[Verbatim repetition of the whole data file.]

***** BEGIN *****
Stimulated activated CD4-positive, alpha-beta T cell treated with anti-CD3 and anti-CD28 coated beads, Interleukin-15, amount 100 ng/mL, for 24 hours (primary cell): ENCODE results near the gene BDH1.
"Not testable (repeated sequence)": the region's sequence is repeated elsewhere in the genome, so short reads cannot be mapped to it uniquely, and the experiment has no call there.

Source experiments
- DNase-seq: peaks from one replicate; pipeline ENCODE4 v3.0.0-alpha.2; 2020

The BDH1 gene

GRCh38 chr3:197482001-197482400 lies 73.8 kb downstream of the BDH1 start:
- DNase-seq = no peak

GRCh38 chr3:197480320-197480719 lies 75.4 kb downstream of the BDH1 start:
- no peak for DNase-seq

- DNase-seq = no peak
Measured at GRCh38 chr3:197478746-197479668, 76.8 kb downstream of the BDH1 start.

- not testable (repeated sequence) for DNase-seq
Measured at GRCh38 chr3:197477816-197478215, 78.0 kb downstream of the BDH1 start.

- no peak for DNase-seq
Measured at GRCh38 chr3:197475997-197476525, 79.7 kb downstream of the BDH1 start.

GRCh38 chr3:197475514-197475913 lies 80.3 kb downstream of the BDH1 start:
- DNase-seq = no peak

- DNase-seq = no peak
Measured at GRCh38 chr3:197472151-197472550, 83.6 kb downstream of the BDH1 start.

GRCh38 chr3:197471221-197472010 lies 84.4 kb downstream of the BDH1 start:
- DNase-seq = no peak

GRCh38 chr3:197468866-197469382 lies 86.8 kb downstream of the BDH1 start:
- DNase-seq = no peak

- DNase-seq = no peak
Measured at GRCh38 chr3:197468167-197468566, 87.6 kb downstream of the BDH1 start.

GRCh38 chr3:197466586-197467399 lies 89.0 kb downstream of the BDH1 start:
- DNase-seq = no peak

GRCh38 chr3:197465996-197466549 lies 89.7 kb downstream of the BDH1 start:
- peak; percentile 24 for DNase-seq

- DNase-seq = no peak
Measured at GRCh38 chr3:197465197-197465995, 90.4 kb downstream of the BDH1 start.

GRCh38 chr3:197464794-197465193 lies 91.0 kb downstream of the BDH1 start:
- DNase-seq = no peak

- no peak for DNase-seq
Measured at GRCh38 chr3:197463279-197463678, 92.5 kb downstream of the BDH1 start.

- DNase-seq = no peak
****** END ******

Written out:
Stimulated activated CD4-positive, alpha-beta T cell treated with anti-CD3 and anti-CD28 coated beads, Interleukin-15, amount 100 ng/mL, for 24 hours (primary cell): ENCODE results near the gene BDH1.
"Not testable (repeated sequence)": the region's sequence is repeated elsewhere in the genome, so short reads cannot be mapped to it uniquely, and the experiment has no call there.

Source experiments
- DNase-seq: peaks from one replicate; pipeline ENCODE4 v3.0.0-alpha.2; 2020

The BDH1 gene

GRCh38 chr3:197482001-197482400 lies 73.8 kb downstream of the BDH1 start:
- DNase-seq = no peak

GRCh38 chr3:197480320-197480719 lies 75.4 kb downstream of the BDH1 start:
- no peak for DNase-seq

- DNase-seq = no peak
Measured at GRCh38 chr3:197478746-197479668, 76.8 kb downstream of the BDH1 start.

- not testable (repeated sequence) for DNase-seq
Measured at GRCh38 chr3:197477816-197478215, 78.0 kb downstream of the BDH1 start.

- no peak for DNase-seq
Measured at GRCh38 chr3:197475997-197476525, 79.7 kb downstream of the BDH1 start.

GRCh38 chr3:197475514-197475913 lies 80.3 kb downstream of the BDH1 start:
- DNase-seq = no peak

- DNase-seq = no peak
Measured at GRCh38 chr3:197472151-197472550, 83.6 kb downstream of the BDH1 start.

GRCh38 chr3:197471221-197472010 lies 84.4 kb downstream of the BDH1 start:
- DNase-seq = no peak

GRCh38 chr3:197468866-197469382 lies 86.8 kb downstream of the BDH1 start:
- DNase-seq = no peak

- DNase-seq = no peak
Measured at GRCh38 chr3:197468167-197468566, 87.6 kb downstream of the BDH1 start.

GRCh38 chr3:197466586-197467399 lies 89.0 kb downstream of the BDH1 start:
- DNase-seq = no peak

GRCh38 chr3:197465996-197466549 lies 89.7 kb downstream of the BDH1 start:
- peak; percentile 24 for DNase-seq

- DNase-seq = no peak
Measured at GRCh38 chr3:197465197-197465995, 90.4 kb downstream of the BDH1 start.

GRCh38 chr3:197464794-197465193 lies 91.0 kb downstream of the BDH1 start:
- DNase-seq = no peak

- no peak for DNase-seq
Measured at GRCh38 chr3:197463279-197463678, 92.5 kb downstream of the BDH1 start.

- DNase-seq = no peak